AGRICULTURE Secretary William D. Dar said that there were no problems with the availability of food during the pandemic, but acknowledged that affordability was an issue for the poor and other Filipinos whose livelihoods were disrupted by the public health crisis.

“There was notably no food shortage, despite the pandemic. There were no food lines, like what is happening now in Sri Lanka,” Mr. Dar said during the Philippine Economic Briefing on Tuesday.

“We then realized that hunger was caused more by poverty and inability to buy food than food supply deficiency,” he added.

Sri Lanka is facing currently protests over food and fuel shortages, the government of Sri Lanka has responded with a curfew and restrictions on social media.

Mr. Dar said that the succeeding administration must pursue its own projects with an eye towards improving productivity and achieving sustainability.

“Philippine agriculture has a lot to make up for in significantly increasing productivity and achieving food security. We do this through a food systems approach, or making all aspects of governance and the economy work to assure food security,” Mr. Dar said.

“The task now is to cultivate continuity in our services. The next President will have a tough road ahead,” he added.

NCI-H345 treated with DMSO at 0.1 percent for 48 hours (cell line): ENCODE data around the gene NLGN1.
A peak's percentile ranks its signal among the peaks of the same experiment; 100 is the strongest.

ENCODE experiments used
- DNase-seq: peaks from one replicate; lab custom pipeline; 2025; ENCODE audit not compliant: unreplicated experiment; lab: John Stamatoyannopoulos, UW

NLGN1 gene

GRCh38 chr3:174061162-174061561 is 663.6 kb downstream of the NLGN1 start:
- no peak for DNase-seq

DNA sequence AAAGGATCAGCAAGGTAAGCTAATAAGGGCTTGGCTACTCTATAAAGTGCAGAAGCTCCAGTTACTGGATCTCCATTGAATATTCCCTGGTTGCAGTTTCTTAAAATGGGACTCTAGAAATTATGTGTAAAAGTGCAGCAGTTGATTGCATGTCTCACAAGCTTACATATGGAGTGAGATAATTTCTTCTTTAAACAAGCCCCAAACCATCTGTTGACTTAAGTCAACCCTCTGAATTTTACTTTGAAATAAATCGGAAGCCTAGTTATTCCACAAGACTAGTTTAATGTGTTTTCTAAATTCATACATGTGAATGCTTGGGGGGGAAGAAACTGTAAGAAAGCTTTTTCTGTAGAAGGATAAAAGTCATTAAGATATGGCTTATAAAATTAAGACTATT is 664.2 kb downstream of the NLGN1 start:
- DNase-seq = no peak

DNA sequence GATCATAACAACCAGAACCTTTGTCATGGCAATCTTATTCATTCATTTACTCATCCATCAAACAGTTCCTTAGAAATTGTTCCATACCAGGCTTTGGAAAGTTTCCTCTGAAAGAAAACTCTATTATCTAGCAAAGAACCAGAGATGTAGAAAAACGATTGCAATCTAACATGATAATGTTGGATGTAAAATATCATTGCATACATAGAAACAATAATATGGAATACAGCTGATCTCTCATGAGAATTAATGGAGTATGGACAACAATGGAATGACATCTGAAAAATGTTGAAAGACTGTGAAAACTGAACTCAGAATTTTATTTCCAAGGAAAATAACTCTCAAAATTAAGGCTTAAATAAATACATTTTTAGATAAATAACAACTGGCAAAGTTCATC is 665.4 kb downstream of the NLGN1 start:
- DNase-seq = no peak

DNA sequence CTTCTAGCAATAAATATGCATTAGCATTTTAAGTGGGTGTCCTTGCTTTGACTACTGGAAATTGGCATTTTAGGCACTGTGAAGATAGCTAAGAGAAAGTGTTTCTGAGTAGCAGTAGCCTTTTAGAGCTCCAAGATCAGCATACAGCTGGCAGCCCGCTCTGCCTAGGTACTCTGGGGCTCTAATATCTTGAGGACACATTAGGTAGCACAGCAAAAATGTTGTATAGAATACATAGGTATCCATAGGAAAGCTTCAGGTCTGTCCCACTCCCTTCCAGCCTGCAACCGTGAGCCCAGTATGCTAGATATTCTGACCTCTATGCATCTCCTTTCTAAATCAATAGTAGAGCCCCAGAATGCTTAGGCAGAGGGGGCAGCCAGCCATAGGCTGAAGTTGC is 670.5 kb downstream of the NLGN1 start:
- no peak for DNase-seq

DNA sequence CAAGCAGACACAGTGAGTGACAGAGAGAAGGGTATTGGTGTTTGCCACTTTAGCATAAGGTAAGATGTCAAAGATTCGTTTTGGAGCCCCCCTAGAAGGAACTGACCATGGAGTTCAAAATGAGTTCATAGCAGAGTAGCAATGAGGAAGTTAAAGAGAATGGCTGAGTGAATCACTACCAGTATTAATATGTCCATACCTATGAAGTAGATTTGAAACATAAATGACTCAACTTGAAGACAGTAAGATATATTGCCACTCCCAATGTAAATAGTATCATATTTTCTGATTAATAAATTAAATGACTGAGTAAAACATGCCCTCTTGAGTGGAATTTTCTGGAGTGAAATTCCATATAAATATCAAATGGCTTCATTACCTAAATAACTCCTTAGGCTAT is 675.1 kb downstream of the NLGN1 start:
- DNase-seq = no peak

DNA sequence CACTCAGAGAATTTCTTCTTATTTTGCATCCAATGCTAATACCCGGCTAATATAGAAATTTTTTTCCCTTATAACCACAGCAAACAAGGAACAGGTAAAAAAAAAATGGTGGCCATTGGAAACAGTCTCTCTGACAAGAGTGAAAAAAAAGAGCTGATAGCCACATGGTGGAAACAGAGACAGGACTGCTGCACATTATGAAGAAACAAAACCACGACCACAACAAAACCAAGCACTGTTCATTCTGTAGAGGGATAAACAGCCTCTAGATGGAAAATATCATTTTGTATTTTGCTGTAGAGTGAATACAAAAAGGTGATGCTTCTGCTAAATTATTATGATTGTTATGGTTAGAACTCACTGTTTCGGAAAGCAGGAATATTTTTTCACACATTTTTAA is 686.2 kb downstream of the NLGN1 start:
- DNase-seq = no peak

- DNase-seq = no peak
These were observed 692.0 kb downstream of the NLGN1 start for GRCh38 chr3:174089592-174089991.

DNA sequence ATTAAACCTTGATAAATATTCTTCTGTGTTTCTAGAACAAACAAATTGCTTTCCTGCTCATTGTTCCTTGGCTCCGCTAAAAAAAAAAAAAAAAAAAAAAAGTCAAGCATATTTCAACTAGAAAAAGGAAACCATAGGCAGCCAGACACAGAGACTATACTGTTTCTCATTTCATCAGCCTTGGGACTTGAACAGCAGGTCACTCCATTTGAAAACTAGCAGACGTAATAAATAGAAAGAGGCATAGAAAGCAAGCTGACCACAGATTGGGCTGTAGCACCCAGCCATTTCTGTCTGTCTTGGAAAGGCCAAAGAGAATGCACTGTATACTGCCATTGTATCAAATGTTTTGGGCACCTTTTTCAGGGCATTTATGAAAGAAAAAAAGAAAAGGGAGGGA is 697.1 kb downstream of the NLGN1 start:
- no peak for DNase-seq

Mr. Dar said he recommended increasing the funding devoted to agriculture to a level at par with the region.

“Our ASEAN neighbors allot 4% to 5% of their national budgets to agriculture. Based on our annual national budget, we are only at 1.7%,” he said.

“We continue the call for significant budgetary support, about triple the current budget, to realize gains over and beyond,” he added.

Apart from increasing the budget, Mr. Dar said that the next leadership team should invest in technology, as well as the completion of key agricultural infrastructure projects such as farm to market roads and agri-industrial business corridors.

“We strongly recommend fast-tracking farm consolidation, an inevitable, modernizing pillar in our reform agenda. We badly need economies of scale denied by the fragmentation of agricultural land,” he said.

“A food sovereign status puts the Philippines on track to becoming a competitive player in world trade. We are professionalizing the sector because we really need competent and technically trained human resource managing increasingly scarce agricultural resources. We hope the next leadership will be generous with training programs, scholarships, funding for youth engagement, and tailored credit programs with friendly terms to encourage additional sectoral participation in agribusiness,” he added. — Luisa Maria Jacinta C. Jocson